Bridging the Divide: The Role of Canada and Major Developing Countries in a Strong Climate Deal
The year 2009 was critical for safeguarding the climate. The global community had been negotiating the second phase of the Kyoto Protocol since 2005 (the first ended in 2012) and examining enhanced contributions from developing countries since 2007. A conference in Copenhagen in December 2009 marked the deadline for completing these negotiations and agreeing on a framework to fight dangerous climate change in the post-2012 period. It remains to be seen whether the world will move beyond the very modest commitments taken in the first phase of the Kyoto Protocol and agree to a bold and ambitious global regime whose actions match the scale of the problem.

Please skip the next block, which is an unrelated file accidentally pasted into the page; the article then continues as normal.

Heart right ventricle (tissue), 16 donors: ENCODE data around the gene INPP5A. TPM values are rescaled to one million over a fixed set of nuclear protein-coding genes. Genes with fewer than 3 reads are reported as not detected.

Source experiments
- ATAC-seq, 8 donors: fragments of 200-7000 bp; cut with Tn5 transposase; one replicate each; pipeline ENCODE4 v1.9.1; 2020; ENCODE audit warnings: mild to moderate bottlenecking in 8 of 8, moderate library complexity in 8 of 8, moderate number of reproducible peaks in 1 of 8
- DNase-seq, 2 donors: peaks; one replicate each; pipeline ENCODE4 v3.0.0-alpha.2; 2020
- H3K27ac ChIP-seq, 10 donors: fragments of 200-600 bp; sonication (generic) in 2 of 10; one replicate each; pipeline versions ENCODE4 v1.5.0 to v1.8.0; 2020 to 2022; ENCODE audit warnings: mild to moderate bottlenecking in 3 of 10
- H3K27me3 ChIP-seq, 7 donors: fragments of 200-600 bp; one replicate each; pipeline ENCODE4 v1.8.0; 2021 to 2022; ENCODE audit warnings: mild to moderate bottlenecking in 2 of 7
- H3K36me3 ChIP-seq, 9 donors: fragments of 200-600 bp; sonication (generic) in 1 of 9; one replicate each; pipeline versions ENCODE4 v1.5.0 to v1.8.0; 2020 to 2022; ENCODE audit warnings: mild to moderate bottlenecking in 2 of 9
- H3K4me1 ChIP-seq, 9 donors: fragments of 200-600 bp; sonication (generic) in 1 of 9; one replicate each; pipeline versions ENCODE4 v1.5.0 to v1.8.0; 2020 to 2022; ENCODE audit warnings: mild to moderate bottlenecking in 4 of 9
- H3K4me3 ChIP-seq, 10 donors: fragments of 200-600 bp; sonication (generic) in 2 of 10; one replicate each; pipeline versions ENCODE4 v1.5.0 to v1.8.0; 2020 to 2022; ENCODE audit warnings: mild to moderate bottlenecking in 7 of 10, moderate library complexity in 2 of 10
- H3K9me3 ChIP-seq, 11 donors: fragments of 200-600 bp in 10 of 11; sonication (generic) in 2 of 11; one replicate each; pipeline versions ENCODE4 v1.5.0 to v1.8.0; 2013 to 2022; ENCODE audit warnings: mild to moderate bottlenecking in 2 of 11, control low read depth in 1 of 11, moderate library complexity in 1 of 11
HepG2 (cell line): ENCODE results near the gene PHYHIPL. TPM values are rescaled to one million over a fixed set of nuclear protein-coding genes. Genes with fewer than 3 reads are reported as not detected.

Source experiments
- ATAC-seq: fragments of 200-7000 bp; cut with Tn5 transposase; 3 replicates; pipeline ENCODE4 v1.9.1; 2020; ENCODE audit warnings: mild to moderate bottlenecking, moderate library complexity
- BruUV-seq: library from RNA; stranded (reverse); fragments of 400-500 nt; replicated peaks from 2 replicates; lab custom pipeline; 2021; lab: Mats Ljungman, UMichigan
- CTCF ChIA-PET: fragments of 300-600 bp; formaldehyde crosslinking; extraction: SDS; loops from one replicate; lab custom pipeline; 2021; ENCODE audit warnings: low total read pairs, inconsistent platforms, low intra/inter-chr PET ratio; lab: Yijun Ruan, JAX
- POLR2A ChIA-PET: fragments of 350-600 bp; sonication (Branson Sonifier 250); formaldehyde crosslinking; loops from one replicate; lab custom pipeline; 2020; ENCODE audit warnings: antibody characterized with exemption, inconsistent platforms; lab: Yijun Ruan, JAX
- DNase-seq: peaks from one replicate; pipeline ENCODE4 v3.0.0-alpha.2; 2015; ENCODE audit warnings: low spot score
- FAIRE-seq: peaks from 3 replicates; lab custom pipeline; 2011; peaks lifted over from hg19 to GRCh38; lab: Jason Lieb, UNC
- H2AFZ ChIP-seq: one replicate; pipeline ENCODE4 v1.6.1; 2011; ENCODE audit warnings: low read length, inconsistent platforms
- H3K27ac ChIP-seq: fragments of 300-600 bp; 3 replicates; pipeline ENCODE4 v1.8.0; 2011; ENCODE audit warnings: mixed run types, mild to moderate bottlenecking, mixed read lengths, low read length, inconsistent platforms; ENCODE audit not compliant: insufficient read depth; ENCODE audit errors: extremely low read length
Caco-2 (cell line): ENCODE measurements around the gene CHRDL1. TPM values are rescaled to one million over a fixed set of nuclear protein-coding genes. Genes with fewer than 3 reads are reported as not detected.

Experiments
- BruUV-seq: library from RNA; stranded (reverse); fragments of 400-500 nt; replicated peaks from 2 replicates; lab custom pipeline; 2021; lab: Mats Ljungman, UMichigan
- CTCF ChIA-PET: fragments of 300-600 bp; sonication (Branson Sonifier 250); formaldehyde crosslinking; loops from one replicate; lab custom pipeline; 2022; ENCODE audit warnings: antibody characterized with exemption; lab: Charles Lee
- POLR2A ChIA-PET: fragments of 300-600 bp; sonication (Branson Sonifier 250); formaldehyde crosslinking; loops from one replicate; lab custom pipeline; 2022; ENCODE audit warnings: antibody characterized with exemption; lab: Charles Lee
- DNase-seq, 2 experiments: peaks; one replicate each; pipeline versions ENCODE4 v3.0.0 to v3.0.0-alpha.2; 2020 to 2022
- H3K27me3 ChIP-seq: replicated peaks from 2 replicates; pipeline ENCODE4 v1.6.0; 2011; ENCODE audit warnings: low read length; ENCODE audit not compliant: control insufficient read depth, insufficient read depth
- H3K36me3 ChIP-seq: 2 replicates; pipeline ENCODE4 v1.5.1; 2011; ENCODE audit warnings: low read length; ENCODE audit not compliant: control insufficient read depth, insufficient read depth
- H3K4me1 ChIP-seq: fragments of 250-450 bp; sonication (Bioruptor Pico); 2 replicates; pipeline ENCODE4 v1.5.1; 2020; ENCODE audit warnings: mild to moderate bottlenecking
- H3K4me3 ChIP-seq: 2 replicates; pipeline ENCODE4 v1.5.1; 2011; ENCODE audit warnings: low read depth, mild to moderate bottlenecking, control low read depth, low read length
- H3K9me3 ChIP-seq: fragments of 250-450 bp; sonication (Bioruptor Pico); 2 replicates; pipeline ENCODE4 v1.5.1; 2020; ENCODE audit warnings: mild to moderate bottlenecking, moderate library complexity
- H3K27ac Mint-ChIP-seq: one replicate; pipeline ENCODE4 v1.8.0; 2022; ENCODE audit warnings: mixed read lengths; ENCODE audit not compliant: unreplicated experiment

Unfortunately, Canada has been slow to act domestically and quick to impede progress internationally, having spent much of the past three years telling its citizens that the responsibility for acting on climate change lies with emerging economies such as China, India, South Africa, Mexico and Brazil. Canada has little credibility in targeting developing countries, as we have reneged on our own Kyoto Protocol commitments.
This technical briefing note lays out the reasons why Canada is a barrier to a strong Copenhagen agreement — much more so than China or other developing countries — and what our government can do to change that.